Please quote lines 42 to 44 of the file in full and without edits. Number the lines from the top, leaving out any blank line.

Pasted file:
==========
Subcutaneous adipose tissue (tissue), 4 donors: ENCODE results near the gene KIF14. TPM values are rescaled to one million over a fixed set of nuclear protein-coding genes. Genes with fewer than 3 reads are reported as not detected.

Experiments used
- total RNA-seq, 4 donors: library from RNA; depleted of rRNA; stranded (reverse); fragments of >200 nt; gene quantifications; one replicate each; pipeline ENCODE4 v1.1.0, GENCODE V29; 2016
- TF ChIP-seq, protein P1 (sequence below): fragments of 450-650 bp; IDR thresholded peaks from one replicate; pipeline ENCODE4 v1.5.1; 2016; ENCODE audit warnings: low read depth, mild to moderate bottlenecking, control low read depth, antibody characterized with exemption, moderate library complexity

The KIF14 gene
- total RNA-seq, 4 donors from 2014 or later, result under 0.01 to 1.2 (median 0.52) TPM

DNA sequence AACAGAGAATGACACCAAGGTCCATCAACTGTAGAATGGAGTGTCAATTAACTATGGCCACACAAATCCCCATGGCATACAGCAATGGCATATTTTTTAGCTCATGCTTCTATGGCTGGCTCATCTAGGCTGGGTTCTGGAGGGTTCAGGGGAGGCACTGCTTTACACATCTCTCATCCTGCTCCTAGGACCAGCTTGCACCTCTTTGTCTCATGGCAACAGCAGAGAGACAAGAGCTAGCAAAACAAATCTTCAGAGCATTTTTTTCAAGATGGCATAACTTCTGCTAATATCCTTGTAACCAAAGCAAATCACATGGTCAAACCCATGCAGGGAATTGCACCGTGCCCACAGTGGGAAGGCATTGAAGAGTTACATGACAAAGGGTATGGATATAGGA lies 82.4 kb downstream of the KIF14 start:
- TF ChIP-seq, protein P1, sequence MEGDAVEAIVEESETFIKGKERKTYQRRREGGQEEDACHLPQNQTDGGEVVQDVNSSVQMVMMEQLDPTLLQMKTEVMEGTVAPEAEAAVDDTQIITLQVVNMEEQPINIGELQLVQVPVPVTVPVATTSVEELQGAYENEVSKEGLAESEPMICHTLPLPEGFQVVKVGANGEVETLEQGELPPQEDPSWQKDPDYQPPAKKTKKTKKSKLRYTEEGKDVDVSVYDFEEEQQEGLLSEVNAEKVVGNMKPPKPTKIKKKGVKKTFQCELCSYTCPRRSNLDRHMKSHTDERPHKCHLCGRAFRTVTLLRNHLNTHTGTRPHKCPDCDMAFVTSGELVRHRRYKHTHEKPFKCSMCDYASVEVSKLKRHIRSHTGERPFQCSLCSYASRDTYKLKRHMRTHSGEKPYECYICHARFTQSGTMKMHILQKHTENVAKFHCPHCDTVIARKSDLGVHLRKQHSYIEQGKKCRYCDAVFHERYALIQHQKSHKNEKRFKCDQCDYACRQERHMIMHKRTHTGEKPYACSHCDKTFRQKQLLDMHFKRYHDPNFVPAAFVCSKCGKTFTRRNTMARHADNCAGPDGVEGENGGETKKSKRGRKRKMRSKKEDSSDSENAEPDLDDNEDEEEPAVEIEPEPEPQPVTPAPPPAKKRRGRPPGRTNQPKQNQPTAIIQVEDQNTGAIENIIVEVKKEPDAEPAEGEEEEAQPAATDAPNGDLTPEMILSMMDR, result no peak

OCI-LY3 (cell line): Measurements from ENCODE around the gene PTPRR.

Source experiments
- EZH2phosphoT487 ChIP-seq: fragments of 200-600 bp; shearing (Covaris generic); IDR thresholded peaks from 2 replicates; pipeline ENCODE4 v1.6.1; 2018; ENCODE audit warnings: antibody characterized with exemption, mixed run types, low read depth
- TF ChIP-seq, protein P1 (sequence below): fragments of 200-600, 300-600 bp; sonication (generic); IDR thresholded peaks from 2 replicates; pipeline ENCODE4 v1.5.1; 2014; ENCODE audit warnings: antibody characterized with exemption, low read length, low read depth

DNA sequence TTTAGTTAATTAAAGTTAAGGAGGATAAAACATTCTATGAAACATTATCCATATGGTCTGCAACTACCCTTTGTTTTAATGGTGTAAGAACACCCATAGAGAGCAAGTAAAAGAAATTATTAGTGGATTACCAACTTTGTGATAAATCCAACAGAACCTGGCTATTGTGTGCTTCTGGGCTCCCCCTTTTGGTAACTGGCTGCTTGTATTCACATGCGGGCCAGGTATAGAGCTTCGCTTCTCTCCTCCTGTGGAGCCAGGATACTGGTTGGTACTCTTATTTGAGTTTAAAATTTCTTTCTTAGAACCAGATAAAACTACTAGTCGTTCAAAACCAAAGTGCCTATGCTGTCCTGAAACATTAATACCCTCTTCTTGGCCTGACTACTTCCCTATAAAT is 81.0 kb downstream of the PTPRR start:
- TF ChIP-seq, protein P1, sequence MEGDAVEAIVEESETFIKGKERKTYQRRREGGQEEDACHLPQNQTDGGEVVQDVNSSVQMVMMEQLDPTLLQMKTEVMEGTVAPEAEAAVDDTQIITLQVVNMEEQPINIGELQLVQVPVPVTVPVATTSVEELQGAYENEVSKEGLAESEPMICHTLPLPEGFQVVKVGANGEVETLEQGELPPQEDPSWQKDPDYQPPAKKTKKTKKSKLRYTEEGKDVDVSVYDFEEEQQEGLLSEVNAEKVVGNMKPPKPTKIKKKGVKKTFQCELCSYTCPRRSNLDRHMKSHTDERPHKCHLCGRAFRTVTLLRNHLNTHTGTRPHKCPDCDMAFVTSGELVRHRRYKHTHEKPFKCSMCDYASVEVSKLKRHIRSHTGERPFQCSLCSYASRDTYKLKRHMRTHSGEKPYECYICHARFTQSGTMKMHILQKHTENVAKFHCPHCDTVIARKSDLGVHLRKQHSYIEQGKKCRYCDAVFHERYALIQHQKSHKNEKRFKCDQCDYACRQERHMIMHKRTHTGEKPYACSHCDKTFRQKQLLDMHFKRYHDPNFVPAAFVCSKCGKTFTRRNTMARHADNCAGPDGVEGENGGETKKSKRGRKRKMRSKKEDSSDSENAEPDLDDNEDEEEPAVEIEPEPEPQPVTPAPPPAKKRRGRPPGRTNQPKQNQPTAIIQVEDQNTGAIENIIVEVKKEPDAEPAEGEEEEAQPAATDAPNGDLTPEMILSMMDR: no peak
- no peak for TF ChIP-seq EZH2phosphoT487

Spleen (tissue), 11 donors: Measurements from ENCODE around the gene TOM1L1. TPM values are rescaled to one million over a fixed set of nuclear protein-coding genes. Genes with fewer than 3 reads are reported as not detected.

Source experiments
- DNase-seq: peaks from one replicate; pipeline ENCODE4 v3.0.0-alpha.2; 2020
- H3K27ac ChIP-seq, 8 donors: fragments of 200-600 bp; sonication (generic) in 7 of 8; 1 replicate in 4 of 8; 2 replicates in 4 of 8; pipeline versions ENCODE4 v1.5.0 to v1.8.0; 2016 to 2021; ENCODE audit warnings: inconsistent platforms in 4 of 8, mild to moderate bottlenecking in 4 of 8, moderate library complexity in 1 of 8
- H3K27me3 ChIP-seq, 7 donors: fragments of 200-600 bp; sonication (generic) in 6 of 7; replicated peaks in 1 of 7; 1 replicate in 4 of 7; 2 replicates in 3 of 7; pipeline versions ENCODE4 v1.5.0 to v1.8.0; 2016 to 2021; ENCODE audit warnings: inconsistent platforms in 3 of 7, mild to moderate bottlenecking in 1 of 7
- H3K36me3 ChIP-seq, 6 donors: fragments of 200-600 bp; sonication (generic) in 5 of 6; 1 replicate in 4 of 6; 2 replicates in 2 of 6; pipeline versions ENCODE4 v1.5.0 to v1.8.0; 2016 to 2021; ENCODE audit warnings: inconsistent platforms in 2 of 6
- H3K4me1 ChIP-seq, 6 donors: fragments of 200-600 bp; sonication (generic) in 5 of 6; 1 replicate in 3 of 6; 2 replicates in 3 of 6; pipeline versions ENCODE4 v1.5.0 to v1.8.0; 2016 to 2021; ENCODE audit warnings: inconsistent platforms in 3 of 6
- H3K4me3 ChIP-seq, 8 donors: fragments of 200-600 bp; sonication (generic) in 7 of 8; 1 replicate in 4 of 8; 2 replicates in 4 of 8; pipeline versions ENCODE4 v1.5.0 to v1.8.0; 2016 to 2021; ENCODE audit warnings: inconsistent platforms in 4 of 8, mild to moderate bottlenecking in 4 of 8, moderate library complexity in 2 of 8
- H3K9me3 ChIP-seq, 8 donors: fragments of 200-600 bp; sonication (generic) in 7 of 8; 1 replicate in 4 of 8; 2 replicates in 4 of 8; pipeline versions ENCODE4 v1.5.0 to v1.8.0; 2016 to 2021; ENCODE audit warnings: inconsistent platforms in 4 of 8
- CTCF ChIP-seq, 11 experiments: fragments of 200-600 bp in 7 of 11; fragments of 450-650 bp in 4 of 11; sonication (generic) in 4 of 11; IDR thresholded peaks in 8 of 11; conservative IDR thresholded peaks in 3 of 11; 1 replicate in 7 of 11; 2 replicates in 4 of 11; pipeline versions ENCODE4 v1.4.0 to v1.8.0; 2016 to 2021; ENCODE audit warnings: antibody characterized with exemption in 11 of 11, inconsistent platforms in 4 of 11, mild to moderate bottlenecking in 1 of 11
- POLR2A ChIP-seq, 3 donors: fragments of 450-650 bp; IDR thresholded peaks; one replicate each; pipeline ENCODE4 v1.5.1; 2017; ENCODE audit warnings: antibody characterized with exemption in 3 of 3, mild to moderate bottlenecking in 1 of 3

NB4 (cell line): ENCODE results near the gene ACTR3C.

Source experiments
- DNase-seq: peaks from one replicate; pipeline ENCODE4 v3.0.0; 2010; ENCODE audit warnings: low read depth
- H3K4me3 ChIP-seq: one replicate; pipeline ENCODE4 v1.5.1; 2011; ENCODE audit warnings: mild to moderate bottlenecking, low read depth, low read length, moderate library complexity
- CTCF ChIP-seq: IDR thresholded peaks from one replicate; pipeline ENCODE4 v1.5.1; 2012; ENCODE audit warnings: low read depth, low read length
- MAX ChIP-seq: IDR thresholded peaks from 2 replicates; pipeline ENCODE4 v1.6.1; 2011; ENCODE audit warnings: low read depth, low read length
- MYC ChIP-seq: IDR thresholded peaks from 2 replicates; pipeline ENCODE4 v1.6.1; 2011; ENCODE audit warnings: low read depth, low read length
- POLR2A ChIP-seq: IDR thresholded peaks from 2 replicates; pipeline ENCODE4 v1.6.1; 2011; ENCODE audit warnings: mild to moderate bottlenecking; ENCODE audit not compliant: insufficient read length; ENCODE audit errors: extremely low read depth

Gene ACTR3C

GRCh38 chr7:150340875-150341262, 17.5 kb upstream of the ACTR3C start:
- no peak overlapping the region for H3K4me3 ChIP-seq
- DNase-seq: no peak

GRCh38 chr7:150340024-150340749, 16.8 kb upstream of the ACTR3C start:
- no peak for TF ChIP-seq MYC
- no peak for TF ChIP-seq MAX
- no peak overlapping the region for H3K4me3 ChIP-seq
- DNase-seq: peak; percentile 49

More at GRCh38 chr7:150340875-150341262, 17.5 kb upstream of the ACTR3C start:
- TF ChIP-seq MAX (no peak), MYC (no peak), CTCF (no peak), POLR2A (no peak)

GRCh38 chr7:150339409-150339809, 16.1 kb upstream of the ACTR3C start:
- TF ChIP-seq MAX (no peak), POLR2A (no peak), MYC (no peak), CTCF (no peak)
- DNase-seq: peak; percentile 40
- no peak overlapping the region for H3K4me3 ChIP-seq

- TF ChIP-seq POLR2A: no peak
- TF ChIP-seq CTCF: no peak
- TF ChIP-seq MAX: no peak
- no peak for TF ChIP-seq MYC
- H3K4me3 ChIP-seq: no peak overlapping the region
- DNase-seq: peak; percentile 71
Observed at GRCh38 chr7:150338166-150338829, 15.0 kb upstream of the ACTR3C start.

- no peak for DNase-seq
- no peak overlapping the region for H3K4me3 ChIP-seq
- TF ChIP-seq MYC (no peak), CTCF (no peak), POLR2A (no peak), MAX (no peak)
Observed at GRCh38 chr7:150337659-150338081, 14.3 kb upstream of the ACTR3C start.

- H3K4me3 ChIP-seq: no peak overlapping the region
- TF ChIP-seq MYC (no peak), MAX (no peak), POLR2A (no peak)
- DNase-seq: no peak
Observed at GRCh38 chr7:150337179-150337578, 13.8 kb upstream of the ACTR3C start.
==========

- no peak overlapping the region for H3K4me3 ChIP-seq
- DNase-seq: peak; percentile 49

More at GRCh38 chr7:150340875-150341262, 17.5 kb upstream of the ACTR3C start: